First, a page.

Difference between revisions of "ICLM Journal Club"

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=<font color="blue">'''This Week - 19 February 2021 (9:30 a.m., via Zoom)'''</font>=
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=<font color="blue">'''This Week (Young Investigator Talk) - 26 February 2021 (9:30 a.m., via Zoom)'''</font>=
  
<u>Speaker:</u> '''Saray Soldado-Magraner'''
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<u>Speaker:</u> '''Matthias Stangl'''
  
<u>Title:</u> “Activity labeling in vivo using CaMPARI2 reveals intrinsic and synaptic differences between neurons with high and low firing rate set points
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<u>Title:</u> “Boundary-anchored neural mechanisms of location-encoding for self and others
  
<u>Abstract:</u> Neocortical pyramidal neurons regulate firing around a stable mean firing rate (FR) that can differ by orders of magnitude between neurons, but the factors that determine where individual neurons sit within this broad FR distribution are not understood. To access low- and high-FR neurons for ex vivo analysis, we used Ca2+- and UV-dependent photoconversion of CaMPARI2 in vivo to permanently label neurons according to mean FR. CaMPARI2 photoconversion was correlated with immediate early gene expression and higher FRs ex vivo and tracked the drop and rebound in ensemble mean FR induced by prolonged monocular deprivation. High-activity L4 pyramidal neurons had greater intrinsic excitability and recurrent excitatory synaptic strength, while E/I ratio, local output strength, and local connection probability were not different. Thus, in L4 pyramidal neurons (considered a single transcriptional cell type), a broad mean FR distribution is achieved through graded differences in both intrinsic and synaptic properties.  
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<u>Abstract:</u> Everyday tasks in social settings require humans to encode neural representations of not only their own spatial location, but also the location of other individuals within an environment. At present, the vast majority of what is known about neural representations of space for self and others stems from research in rodents and other non-human animals. However, it is largely unknown how the human brain represents the location of others, and how aspects of human cognition may affect these location-encoding mechanisms. To address these questions, we examined individuals with chronically implanted electrodes while they carried out real-world spatial navigation and observation tasks. We report boundary-anchored neural representations in the medial temporal lobe that are modulated by one’s own as well as another individual’s spatial location. These representations depend on one’s momentary cognitive state, and are strengthened when encoding of location is of higher behavioural relevance. Together, these results provide evidence for a common encoding mechanism in the human brain that represents the location of oneself and others in shared environments, and shed new light on the neural mechanisms that underlie spatial navigation and awareness of others in real-world scenarios.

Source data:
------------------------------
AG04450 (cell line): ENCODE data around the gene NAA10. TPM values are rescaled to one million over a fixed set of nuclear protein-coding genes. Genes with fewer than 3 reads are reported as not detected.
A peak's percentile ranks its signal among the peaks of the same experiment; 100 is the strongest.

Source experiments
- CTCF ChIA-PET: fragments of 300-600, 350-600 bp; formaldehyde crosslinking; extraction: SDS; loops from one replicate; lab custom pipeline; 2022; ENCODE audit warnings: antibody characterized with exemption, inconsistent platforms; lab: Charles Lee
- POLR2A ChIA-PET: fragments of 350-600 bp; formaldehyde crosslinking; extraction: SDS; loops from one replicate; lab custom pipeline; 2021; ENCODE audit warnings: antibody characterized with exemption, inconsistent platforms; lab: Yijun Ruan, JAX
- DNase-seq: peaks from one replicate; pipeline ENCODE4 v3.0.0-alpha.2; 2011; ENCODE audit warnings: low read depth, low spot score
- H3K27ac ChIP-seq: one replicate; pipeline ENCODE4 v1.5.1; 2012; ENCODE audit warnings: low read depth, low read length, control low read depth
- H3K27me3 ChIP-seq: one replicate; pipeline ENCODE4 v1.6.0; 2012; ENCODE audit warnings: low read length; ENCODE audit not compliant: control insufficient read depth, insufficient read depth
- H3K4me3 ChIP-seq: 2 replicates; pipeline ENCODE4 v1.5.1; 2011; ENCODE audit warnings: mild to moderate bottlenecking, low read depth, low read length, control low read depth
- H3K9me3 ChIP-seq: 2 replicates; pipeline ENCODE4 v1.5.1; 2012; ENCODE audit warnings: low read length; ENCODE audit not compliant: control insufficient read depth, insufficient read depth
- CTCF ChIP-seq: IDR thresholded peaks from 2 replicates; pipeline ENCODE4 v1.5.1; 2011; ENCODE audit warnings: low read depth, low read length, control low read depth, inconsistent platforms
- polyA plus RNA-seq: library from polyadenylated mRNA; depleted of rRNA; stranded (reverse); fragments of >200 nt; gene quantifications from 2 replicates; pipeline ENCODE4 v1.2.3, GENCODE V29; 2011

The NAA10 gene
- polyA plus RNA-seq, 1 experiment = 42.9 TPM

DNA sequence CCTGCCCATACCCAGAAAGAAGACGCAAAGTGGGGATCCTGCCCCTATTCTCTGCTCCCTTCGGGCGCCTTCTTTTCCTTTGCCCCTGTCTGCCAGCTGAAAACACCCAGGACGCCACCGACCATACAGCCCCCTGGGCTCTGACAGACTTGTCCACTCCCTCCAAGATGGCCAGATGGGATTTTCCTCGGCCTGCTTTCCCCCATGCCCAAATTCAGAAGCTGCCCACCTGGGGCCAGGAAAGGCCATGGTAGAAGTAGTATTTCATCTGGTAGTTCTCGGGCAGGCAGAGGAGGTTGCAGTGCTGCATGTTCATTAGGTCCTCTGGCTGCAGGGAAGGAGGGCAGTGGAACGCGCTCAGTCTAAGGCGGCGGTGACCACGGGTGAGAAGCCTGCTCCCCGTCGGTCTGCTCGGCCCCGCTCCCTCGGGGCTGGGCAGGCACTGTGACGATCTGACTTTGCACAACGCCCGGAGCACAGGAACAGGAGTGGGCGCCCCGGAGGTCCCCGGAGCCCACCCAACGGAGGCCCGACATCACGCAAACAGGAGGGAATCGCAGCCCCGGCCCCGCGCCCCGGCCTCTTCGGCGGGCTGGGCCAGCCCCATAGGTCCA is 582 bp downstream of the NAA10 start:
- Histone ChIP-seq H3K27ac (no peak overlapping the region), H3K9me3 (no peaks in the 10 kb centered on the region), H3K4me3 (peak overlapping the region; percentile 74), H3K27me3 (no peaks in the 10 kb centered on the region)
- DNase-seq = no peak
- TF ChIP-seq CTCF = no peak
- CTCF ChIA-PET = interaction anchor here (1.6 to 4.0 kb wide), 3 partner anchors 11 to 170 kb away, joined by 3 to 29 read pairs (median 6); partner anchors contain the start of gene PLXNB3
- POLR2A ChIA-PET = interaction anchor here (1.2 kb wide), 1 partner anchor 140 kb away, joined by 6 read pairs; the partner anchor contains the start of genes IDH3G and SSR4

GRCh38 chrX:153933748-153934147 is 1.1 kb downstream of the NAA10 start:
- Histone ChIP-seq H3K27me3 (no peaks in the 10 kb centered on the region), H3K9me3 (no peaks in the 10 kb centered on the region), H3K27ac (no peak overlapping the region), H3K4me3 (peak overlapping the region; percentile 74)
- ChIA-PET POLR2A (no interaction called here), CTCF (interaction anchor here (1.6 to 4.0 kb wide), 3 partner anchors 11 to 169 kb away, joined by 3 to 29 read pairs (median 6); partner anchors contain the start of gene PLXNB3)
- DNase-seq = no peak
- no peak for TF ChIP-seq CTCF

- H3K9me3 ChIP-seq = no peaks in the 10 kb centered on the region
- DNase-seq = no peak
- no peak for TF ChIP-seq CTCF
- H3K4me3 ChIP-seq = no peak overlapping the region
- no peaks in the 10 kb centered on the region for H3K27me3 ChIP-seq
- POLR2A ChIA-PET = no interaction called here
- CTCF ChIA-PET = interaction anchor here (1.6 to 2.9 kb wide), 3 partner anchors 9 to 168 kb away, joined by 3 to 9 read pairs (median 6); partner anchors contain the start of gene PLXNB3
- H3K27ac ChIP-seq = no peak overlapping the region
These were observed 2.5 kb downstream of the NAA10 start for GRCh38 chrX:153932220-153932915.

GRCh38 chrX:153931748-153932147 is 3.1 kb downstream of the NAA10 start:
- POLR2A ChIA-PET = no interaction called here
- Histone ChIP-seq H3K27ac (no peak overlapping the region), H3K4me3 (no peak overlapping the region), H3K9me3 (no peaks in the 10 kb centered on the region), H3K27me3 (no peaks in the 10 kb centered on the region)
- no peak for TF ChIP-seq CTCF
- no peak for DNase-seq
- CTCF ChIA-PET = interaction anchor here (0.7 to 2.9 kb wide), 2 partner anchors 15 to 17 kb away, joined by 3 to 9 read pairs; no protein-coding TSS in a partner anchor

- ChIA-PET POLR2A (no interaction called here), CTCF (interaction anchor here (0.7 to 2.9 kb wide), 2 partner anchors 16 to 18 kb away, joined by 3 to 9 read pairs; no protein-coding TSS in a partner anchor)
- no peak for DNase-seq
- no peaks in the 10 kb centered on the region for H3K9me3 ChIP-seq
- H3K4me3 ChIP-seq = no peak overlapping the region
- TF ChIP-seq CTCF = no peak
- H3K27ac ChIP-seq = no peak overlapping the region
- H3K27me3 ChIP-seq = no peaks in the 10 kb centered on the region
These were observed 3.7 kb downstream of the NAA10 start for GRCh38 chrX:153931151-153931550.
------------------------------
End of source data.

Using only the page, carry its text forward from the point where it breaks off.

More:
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<u>Relevant Paper(s):</u>    https://doi.org/10.1038/s41586-020-03073-y
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https://doi.org/10.1016/j.neuron.2020.08.021
  
<u>Relevant Paper(s):</u>    https://www.sciencedirect.com/science/article/abs/pii/S0896627320309326
 
  
 
='''About Us'''=
 
='''About Us'''=

Revision as of 23:18, 23 February 2021

This Week (Young Investigator Talk) - 26 February 2021 (9:30 a.m., via Zoom)